The recent developments in AI and machine learning across industries have convinced many that this innovation is on par with the great, transformative technologies of the past: electricity, cars, plastics, the microchip, the internet, and the smartphone. From economic history, we know how these general-purpose technologies diffuse and transform. We also realize how hard it is to forecast when, where, and how the most disruptive changes will take place. At the same time, we have learnt what to look for, how to be ahead of the curve, and when a new technology is likely to transition from something interesting to something transformative.
When the predictive accuracy of AI solutions is aligned with ease of access and use, firms can leverage predictive coding and unsupervised learning solutions with greater confidence. They can move towards a faster and more comprehensive delivering of litigation prep and advisory by understanding their client’s data through predicting where litigation is likely to occur and whether it is worth settling or moving to trial. This can occur through a comprehensive unsupervised learning approach where enterprise data is classified according to the context of which it appears within the data.
Consider at a basic level identifying privilege signals, or the more sophisticated use of emotional signals that provide evidence of fraud. These outcomes are valuable for the corporate client, but they go further to providing a competitive strategy that can increase a law firm practice groups business considerably. The application of unsupervised learning and more targeting predictive coding can reduce uncertainty throughout both the discovery process and performance reporting. It’s great to show your clients a more efficient workflow, but what really matters is the tangible data that demonstrates how changing their behavior to incorporate your AI driven solutions will provide them with better results and lower fees over time. This can be used to both increase confidence in existing clients and demonstrate to new prospects how your firm can provide competitive value.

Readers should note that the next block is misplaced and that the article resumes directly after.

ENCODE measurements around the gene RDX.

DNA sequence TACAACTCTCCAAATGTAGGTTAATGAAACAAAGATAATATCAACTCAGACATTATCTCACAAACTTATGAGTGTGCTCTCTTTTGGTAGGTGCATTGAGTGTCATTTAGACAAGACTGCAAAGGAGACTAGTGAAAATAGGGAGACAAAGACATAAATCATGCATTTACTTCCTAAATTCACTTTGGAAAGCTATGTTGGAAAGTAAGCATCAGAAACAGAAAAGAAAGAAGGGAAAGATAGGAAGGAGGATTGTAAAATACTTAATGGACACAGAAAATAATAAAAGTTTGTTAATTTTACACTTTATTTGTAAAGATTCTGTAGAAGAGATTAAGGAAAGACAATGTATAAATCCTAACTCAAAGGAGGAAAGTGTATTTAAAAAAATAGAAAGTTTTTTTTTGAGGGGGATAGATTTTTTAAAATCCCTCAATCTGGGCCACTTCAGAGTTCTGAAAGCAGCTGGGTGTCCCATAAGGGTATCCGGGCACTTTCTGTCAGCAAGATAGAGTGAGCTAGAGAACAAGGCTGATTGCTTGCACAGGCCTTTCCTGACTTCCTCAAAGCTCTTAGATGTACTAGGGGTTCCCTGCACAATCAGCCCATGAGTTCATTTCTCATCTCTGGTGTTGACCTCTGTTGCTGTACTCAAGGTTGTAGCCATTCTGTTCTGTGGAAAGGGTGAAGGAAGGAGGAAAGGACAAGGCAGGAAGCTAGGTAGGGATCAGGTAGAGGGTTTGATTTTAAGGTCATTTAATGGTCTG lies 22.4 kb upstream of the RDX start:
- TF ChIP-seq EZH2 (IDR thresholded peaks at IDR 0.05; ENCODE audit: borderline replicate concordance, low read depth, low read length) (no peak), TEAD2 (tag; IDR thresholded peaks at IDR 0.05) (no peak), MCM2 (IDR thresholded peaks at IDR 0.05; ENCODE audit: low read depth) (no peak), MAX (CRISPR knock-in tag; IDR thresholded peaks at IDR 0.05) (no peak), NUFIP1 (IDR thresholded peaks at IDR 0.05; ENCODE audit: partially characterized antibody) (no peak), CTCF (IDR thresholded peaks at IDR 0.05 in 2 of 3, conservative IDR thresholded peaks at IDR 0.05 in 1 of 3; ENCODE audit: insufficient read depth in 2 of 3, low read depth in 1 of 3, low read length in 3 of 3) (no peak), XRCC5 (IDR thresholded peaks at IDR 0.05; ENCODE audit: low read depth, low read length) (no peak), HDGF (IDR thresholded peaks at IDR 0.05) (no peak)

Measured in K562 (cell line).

Breaking it all down
The essence of formulating competitive strategy is relating a company to its environment. Although the relevant environment is very broad, encompassing social as well as economic forces, the key aspect of the firm’s environment is the industry or industries in which it competes. Forces outside the industry are significant primarily in a relative sense; since outside forces usually affect all firms in the industry, the key is found in the differing abilities of firms to deal with them.
The intensity of competition in an industry is neither a matter of coincidence nor bad lack. Rather, competition in an industry is rooted in its underlying economic structure and goes well beyond the behavior of current competitors. The state of competition in an industry depends on five basic forces. The collective strength of these forces determines the ultimate profit potential in the industry, where profit potential is measured in terms of long run return on invested capital. Not all industries have the same potential. They differ fundamentally in their ultimate profit potential as the collective strength of the forces differs; the forces range from intense in industries like tires, paper, and steel – where no firm earns spectacular returns – to relatively mild in industries like oil-field equipment and services, cosmetics, and toiletries – where high returns are quite common.
The best strategy for a given firm is ultimately a unique construction reflecting its particular circumstances. However, at the broadest level we can identify three internally consistent generic strategies (which can be used singly or in combination) for creating such a defendable position in the long run and outperforming competitors in a practice or industry. In coping with the five competitive forces, there are three potentially successful generic strategic approaches to outperforming other firms in an industry: